• Reuters


When Russian soldiers crossed the border to fight with rebels in Ukraine earlier this year, Moscow said they had not been deployed but had gone on their own vacation time.

When Estonia was the victim of a cyberattack in 2007 and blamed Moscow, the Kremlin responded that it could not control patriotic Russian hackers.

Western strategists who built their defenses to counter a massive invasion, nuclear missiles or terrorism are still trying to work out how to cope with this sort of threat that disrupts and destabilizes from behind a mask of deniability.

After soldiers without insignia took control in Crimea in eastern Ukraine last March, Western military officials developed their own nickname for Russian personnel operating in unmarked uniforms or in plainclothes: Little Green Men.

NATO is considering how to counter such “ambiguous warfare” techniques should Russian President Vladimir Putin try something similar in the Baltic states of Lithuania, Latvia and Estonia. It has deployed some U.S. and allied tanks and planes there to signal NATO’s commitment to defend all its members with force and is considering bolstering police to the Baltic to help detect any Russian infiltration.

Military experts say Russia’s unconventional strategy on its western flank is proving remarkably effective, and it has recently been combined with a global show of force on a scale unseen since the Cold War.

Moscow’s underlying point, Western analysts say, is clear: As it reasserts its influence over border countries, Russia is reminding the West of how cataclysmic the consequences of military intervention could be.

“Putin is taking the measure of the West’s willingness to keep exerting pressure on Ukraine,” said Nikolas Gvosdev, professor of national security studies at the U.S. Naval War College in Rhode Island.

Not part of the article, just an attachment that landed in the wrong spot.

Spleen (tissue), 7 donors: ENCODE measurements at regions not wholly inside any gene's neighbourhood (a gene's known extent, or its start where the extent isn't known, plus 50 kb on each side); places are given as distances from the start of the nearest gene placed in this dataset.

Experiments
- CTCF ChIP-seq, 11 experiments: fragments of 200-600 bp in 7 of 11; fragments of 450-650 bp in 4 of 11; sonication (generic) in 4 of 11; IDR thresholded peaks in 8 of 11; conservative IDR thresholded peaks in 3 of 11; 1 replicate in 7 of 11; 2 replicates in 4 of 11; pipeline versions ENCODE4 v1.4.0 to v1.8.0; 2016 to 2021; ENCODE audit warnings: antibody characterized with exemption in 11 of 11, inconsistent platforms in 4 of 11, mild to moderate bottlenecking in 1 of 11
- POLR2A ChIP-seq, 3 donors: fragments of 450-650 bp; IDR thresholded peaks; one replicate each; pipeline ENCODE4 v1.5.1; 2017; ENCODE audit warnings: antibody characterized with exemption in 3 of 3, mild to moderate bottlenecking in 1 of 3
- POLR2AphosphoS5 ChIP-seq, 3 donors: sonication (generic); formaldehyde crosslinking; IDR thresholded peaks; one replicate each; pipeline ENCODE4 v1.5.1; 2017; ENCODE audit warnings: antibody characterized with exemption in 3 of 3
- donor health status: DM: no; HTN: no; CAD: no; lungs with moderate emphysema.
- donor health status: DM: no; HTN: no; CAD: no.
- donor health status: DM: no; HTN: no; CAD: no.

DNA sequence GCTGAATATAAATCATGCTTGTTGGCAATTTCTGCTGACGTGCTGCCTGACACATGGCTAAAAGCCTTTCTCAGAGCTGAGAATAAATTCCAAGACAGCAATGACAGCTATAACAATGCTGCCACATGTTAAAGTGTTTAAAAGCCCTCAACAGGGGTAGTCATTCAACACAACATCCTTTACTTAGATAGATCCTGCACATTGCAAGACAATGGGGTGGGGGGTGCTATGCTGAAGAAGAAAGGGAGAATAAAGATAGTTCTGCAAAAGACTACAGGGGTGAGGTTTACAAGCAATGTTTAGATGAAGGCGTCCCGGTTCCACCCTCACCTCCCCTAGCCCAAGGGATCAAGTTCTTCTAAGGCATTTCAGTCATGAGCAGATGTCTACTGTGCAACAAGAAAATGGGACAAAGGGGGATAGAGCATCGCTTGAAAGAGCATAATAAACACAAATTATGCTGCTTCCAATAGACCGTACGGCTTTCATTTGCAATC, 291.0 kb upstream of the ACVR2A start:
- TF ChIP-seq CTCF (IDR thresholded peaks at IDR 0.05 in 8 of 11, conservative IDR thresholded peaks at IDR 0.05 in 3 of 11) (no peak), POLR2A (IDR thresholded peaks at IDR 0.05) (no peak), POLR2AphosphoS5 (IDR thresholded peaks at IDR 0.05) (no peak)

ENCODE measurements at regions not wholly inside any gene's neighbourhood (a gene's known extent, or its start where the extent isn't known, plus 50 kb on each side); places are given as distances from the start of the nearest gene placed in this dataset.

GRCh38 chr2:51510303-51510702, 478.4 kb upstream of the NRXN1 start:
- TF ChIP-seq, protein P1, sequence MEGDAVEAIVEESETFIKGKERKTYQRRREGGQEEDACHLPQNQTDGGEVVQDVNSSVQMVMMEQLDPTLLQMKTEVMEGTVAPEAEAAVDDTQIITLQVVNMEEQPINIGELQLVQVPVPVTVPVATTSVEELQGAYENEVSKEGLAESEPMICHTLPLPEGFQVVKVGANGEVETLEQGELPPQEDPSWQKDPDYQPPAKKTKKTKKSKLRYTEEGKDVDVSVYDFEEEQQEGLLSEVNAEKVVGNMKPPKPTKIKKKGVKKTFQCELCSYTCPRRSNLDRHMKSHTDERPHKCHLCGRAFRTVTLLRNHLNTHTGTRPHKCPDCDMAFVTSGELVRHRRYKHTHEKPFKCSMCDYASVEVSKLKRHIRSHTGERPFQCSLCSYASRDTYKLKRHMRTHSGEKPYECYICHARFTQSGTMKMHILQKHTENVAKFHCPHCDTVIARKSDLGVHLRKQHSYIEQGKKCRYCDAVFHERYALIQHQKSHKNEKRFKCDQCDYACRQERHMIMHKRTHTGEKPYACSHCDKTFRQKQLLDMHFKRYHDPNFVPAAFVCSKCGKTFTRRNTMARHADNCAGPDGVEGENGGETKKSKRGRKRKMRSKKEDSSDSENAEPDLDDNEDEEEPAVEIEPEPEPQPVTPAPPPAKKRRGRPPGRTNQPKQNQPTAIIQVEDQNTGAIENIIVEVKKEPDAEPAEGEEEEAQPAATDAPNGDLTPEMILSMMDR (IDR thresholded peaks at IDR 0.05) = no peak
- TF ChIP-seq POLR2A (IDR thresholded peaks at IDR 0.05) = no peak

Many officials and experts say privately that both the West and the government in Kiev ultimately will have to accept greater federalism and a Russian influence in eastern Ukraine. The issue will then be whether Putin interprets it as a sign of weakness and a green light to consider similar tactics against NATO members like the Baltic states.

“It’s not quite a new Cold War, but it’s a very different situation to where we were a few years ago,” said Elbridge Colby, a former Pentagon official. “I don’t think we’ve yet formulated a proper strategy for dealing with that.”

The West’s biggest response to Moscow’s actions has been financial sanctions on Russian firms and individuals and the new, if limited, military deployments in Eastern Europe.

U.S. Supreme Allied Commander Philip Breedlove makes clear covert infiltration by Russia could draw a military response under Article 5 of NATO’s founding treaty, which sees an attack on one member as an attack on the entire alliance. .

The emphasis for NATO in Europe, home to more than half the world’s atomic weapons, remains detecting any Russian initiatives early and responding firmly to avert any risk of actual war.

“What you have to remember is that there is simply no option for a conventional war with Russia,” said one former official. “It is either unconventional like this or it is likely to become something much worse.”

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